The actual/actual interest accrual convention is recommended for eurodenominated bonds. There are at least three different interpretations of actual/actual. These three interpretations are identified as:
The difference between the ISDA, ISMA and AFB methods can be reduced to a consideration of the denominator to be used when calculating accrued interest. In all three cases, the numerator will be equal to the actual number of days from (and including) the last coupon payment date or period end date, to (but excluding) the current value date or period end date.
Under the Actual/Actual (ISDA) approach, the denominator varies depending on whether a portion of the relevant calculation period falls within a leap year. For the portion of the calculation period falling within a leap year, the denominator is 366, for the other portion the denominator is 365. The ISDA convention is also known as Actual/Actual (Historical), Actual/Actual, Act/Act, and according to ISDA also Actual/365, Act/365, and A/365.
Under the Actual/Actual (ISMA) approach, the denominator is the actual number of days in the coupon period multiplied by the number of coupon periods in the year. The ISMA and US Treasury convention is also known as Actual/Actual (Bond).
Under the Actual/Actual (AFB) approach, the denominator is either 365 if the calculation period does not contain February 29th, or 366 if the calculation period includes February 29th. The AFB convention is also known as actual/actual (Euro).
Consider some examples:
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First you will use a day counter that follows the ISDA convention.
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 (2.1.1) 
The numerator is equal to the actual number of days from (and including) the last coupon payment date or period end date, to (but excluding) the current value date or period end date. Therefore, the number of days from January 1st, 2006 to July 1st, 2006 can be calculated by adding the number of days in January, February, March, April, May, and June together:
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 (2.1.2) 
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 (2.1.3) 
The denominator for ISDA is 365 since the year of 2006 is not a leap year:
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 (2.1.4) 
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 (2.1.5) 
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 (2.1.6) 
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 (2.1.7) 
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 (2.1.8) 
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 (2.1.9) 
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 (2.1.10)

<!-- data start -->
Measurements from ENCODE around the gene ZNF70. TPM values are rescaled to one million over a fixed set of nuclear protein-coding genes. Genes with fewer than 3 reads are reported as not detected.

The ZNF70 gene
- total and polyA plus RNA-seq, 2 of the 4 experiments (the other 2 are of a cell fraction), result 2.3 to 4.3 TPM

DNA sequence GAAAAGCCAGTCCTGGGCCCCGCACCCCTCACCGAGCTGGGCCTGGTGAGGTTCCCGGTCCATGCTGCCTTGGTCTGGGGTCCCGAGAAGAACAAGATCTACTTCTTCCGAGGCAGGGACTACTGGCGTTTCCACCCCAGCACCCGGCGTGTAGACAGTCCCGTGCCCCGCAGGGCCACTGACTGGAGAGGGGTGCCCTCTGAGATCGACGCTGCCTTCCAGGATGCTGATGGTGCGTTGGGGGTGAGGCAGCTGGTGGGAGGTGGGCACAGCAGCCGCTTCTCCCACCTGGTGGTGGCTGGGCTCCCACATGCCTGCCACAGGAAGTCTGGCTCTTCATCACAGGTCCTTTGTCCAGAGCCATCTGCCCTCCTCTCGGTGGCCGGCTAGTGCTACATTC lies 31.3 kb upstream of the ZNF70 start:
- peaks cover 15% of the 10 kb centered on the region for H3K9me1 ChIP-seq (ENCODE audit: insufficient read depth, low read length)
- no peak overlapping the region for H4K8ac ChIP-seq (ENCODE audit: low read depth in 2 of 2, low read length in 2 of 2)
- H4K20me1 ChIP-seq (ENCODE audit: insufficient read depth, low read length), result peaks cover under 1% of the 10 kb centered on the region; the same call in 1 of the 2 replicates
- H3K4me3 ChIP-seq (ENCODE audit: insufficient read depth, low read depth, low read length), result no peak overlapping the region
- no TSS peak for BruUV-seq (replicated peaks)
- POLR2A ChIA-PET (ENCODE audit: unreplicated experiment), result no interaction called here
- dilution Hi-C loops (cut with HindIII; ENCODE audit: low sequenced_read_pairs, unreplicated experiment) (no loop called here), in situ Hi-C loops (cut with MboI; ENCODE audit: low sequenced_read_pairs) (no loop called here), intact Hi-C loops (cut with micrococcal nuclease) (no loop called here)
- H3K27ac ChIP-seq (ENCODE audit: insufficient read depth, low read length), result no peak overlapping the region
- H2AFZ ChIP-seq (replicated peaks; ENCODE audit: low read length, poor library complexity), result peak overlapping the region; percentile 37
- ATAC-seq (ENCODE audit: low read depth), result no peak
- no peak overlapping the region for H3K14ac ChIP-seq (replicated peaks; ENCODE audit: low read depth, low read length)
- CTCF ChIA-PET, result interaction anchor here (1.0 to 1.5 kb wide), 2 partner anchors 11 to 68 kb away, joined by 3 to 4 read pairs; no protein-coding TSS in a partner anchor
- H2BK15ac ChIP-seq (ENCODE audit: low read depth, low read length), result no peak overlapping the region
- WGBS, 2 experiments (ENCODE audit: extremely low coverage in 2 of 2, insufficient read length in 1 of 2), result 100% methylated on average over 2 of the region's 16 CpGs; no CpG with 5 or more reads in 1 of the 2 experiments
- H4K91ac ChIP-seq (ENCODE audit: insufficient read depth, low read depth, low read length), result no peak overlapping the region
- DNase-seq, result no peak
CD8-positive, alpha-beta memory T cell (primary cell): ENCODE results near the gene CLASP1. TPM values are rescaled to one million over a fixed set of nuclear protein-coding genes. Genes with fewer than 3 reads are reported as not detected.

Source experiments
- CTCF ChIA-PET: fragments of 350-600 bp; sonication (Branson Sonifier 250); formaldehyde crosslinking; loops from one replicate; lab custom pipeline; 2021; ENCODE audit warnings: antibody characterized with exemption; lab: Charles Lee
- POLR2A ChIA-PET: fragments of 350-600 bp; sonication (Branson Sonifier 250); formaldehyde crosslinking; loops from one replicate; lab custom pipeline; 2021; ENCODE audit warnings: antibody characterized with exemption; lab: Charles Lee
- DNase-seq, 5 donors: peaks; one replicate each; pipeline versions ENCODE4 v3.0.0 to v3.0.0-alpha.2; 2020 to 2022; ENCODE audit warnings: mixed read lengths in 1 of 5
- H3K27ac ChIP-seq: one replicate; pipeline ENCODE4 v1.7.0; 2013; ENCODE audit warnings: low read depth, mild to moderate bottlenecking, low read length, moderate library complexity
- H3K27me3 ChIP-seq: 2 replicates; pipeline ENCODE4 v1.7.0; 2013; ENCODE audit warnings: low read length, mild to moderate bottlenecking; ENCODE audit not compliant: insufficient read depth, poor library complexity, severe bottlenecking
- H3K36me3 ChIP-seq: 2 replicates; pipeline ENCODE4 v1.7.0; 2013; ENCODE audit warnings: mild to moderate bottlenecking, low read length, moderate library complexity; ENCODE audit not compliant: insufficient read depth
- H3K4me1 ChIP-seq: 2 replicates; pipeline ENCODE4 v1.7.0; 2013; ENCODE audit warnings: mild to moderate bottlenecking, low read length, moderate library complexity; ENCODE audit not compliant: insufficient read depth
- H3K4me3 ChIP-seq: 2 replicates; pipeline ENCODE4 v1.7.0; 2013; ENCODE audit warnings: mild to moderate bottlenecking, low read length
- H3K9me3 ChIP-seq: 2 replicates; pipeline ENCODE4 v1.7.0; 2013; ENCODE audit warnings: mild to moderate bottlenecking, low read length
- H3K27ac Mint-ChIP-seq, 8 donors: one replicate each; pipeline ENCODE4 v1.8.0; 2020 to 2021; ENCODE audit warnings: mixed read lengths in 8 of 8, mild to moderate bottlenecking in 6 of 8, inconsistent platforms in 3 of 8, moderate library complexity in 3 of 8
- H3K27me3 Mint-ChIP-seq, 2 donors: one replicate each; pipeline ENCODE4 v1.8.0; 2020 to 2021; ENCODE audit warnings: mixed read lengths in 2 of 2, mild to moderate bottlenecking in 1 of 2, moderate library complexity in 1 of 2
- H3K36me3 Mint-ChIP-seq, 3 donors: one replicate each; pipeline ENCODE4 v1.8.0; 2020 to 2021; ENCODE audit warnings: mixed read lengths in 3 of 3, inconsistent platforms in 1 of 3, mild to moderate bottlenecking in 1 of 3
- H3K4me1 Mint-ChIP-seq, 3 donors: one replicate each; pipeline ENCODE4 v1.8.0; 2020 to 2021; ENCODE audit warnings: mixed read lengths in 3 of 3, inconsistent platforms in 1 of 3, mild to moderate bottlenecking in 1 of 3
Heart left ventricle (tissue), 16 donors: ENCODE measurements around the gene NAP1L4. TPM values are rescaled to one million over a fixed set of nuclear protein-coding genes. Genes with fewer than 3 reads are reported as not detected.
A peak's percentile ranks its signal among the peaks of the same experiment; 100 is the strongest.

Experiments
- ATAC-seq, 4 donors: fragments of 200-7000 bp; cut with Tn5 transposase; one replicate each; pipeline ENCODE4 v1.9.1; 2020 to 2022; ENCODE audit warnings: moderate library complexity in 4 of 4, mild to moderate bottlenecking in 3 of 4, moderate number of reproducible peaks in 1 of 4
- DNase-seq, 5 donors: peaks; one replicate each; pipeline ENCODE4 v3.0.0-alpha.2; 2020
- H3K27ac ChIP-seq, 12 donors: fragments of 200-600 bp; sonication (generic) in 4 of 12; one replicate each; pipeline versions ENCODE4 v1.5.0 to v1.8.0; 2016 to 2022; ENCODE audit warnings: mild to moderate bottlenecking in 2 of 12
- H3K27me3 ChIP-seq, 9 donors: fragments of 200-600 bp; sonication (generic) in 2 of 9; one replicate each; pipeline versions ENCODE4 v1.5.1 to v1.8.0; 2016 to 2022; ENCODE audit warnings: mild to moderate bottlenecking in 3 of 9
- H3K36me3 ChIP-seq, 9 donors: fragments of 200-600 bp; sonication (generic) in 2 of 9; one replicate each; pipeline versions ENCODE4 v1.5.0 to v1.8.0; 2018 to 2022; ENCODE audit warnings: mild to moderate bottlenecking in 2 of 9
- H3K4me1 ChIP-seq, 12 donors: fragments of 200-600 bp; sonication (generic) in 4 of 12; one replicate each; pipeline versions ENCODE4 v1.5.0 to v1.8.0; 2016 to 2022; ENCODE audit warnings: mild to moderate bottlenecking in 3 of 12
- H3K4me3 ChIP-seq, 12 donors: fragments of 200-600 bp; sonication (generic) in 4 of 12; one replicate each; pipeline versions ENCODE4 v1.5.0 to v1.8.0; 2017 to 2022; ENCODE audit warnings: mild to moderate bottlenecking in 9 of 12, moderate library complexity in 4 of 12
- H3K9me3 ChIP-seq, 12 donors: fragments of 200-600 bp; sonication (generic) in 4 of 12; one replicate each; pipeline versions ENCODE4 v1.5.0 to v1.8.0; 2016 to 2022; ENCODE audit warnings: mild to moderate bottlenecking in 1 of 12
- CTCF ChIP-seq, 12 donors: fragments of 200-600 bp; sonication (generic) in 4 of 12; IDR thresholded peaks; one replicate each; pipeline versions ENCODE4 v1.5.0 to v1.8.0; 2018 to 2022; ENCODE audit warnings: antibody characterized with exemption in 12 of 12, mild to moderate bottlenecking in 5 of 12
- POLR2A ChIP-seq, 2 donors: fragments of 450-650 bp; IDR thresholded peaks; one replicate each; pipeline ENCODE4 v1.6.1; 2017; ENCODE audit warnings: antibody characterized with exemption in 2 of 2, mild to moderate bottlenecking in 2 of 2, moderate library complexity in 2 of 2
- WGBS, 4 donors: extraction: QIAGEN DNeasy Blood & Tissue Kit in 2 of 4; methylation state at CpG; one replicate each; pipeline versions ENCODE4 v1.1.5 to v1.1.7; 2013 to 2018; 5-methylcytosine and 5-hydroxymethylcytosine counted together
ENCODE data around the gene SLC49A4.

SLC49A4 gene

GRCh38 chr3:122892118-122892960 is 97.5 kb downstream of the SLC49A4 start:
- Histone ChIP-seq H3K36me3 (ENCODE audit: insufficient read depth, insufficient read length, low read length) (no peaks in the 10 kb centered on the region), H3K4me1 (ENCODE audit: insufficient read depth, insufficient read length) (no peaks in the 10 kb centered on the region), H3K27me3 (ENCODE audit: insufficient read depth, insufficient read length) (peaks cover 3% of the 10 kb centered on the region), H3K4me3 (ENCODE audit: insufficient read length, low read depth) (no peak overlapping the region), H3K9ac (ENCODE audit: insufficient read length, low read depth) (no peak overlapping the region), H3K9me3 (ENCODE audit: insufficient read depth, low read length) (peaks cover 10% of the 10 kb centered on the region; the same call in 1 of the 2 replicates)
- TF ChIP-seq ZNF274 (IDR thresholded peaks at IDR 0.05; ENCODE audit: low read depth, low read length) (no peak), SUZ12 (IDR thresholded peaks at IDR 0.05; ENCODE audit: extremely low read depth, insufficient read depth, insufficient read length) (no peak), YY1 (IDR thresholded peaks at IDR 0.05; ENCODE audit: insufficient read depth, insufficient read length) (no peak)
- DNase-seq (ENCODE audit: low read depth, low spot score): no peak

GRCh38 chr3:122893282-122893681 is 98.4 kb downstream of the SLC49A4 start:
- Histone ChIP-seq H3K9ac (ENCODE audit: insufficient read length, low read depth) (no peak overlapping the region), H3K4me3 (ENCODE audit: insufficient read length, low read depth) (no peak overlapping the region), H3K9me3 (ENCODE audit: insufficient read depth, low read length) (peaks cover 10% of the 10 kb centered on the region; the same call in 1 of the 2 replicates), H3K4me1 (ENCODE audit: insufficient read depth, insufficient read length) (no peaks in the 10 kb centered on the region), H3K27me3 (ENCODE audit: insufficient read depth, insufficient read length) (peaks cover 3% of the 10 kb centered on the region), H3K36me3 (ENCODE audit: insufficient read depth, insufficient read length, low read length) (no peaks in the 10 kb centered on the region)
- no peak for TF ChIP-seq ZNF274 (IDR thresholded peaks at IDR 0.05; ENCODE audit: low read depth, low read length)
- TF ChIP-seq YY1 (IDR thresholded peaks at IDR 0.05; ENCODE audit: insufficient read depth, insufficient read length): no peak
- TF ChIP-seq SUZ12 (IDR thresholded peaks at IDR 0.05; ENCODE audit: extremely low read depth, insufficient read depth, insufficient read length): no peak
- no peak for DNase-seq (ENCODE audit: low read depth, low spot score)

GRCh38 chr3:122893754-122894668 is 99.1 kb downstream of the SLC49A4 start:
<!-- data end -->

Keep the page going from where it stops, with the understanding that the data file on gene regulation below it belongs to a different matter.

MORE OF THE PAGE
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 (2.1.11) 
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 (2.1.12) 
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 (2.1.13) 
In the second example you will use the ISMA convention.
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 (2.1.14) 
As you can see the number of days between January 1st, 2006 and July 1st, 2006 is the same according to both conventions. However, the length of the period from January 1st, 2006 to July 1st, 2006 as a fraction of the year is different.
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 (2.1.15) 
The denominator is the actual number of days in the coupon period multiplied by the number of coupon periods in the year.
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 (2.1.16) 
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 (2.1.17) 
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 (2.1.18) 
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 (2.1.19) 
Finally, consider the AFB day counting convention.
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 (2.1.20) 
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 (2.1.21) 
The denominator is either 365 if the calculation period does not include February 29th, or 366 if the calculation period includes February 29th.
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 (2.1.22) 
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 (2.1.23) 
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 (2.1.24) 
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 (2.1.25) 
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 (2.1.26) 
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 (2.1.27) 
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 (2.1.28) 
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 (2.1.29) 
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 (2.1.30) 
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 (2.1.31) 
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 (2.1.32) 
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 (2.1.33)